It was recently discovered that Adobe Shockwave has been bundling a version of Flash Player that is over fifteen months old, and behind on important security updates.
From the Vulnerability Notes Database at kb.cert.org:
Adobe Macromedia Shockwave Player is software that plays active web content developed in Macromedia and Adobe Director. Shockwave Player is available as an ActiveX control for Internet Explorer and as a plug-in for other web browsers. Shockwave is also available in “Full” and “Slim” installers. The “Slim” installer provides fewer Xtras, which may be installed on an on-demand basis when a Shockwave movie attempts to use them.
The “Full” installer for Shockwave player 188.8.131.52 provides Flash version 11.5.502.146, which was released on January 8, 2013.This version of Flash contains several exploitable vulnerabilities. Note that Shockwave uses its own Flash runtime, provided by the file Flash Asset.x32, rather than using a Flash runtime that may be installed on a system-wide basis.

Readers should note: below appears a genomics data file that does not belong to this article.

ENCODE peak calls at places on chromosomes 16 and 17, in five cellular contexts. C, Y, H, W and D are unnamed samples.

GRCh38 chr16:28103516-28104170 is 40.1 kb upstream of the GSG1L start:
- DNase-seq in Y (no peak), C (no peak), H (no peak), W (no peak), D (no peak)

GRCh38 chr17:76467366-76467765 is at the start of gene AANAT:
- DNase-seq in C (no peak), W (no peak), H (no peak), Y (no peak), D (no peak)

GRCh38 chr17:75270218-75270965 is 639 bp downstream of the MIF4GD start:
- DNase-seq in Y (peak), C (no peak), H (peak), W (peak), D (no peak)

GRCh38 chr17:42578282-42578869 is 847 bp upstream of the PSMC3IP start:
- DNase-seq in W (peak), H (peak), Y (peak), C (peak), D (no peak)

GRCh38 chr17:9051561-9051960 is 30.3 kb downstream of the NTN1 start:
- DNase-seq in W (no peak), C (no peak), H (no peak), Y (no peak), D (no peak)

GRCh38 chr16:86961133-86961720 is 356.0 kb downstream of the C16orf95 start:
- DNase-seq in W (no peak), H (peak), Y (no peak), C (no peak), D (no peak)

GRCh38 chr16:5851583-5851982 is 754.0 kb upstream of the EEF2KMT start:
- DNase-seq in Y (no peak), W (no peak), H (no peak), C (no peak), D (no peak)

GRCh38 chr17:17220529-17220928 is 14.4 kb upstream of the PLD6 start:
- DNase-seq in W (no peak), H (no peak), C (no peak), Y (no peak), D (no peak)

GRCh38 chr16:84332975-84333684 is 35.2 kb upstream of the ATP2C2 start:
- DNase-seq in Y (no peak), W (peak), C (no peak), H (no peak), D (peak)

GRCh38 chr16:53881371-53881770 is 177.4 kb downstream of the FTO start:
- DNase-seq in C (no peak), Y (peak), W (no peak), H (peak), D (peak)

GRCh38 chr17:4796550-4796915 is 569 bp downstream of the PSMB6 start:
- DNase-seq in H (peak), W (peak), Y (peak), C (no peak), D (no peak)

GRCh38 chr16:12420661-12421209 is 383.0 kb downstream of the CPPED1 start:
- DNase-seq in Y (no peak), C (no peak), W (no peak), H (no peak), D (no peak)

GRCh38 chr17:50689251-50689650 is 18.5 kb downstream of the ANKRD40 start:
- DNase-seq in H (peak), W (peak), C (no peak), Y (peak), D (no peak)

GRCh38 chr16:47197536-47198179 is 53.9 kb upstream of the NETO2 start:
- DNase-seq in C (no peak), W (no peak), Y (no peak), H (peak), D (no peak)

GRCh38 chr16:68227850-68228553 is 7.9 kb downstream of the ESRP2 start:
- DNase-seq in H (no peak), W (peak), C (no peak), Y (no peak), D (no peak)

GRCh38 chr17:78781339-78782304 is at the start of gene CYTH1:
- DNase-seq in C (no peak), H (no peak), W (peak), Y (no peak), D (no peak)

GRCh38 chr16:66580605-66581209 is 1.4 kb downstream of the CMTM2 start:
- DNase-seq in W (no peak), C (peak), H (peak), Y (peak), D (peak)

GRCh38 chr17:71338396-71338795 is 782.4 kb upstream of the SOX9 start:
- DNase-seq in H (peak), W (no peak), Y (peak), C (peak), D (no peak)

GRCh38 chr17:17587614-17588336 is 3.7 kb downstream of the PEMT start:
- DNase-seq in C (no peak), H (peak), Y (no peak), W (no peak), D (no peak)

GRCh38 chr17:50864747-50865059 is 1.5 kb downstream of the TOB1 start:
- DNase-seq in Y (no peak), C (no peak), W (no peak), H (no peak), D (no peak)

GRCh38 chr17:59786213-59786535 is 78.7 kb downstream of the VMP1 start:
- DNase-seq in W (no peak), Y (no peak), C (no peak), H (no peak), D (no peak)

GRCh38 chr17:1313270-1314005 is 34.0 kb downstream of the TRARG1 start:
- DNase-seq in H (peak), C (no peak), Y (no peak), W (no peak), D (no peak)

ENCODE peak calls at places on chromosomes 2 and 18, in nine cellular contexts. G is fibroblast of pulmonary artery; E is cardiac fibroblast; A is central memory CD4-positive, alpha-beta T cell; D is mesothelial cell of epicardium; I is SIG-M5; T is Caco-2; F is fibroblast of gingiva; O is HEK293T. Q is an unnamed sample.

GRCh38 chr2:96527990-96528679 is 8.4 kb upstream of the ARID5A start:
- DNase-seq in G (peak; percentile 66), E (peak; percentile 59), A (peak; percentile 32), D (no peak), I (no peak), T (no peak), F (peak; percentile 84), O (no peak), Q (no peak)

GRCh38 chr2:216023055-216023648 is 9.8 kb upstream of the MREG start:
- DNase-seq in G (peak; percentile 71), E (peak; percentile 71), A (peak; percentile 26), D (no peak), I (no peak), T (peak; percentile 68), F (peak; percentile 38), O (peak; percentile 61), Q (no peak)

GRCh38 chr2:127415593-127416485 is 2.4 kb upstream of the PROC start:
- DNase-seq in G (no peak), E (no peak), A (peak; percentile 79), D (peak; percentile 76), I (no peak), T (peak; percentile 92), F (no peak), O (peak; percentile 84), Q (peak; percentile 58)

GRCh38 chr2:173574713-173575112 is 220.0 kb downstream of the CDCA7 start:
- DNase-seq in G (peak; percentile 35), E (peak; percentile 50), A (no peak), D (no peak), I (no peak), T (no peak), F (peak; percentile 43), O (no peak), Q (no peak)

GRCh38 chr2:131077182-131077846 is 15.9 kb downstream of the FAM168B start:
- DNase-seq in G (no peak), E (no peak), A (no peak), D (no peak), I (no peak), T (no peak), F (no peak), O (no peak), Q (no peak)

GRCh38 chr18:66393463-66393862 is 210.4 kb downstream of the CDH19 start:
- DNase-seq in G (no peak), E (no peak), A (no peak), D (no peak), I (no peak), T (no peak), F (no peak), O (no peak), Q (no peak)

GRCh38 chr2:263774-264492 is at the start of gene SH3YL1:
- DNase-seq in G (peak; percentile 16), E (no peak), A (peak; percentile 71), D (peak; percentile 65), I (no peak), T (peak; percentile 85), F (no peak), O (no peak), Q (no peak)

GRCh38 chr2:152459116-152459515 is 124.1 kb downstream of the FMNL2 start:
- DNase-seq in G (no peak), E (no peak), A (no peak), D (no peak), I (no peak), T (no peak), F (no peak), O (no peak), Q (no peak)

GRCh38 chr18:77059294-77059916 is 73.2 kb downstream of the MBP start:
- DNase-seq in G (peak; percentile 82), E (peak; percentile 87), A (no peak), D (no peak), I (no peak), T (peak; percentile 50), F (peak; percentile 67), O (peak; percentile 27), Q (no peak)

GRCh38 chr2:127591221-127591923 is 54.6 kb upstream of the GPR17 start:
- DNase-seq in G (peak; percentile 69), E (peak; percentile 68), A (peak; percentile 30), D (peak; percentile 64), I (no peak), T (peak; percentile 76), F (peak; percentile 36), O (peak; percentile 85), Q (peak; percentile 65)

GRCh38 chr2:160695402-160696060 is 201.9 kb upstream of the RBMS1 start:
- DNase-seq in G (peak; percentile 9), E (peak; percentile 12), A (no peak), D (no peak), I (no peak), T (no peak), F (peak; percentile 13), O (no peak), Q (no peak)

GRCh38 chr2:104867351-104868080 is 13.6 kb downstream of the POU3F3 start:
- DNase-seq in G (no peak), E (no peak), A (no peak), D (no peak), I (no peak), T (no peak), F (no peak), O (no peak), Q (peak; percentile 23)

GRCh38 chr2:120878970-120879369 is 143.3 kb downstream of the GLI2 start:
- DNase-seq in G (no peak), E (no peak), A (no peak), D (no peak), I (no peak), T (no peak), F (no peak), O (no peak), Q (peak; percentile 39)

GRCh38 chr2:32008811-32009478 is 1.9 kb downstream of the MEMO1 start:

It says that by convincing a user to view s specially crafted Shockwave content, such as a web page or HTML email message attachment, an attacker could execute arbitrary code “with the privileges of the user.”
It then said it’s currently unaware of a practical solution to the problem.
“This author has long advised computer users who have Adobe‘s Shockwave Player installed to junk the product, mainly on the basis that few sites actually require the browser plugin, and because it’s yet another plugin that requires constant updating,” wrote Brian Krebs on the KrebsOnSecurity blog. “But I was positively shocked this week to learn that this software introduces a far more pernicious problem: Turns out, it bundles a component of Adobe Flash that is more than 15 months behind on security updates, and which can be used to backdoor virtually any computer running it.”
Image via Adobe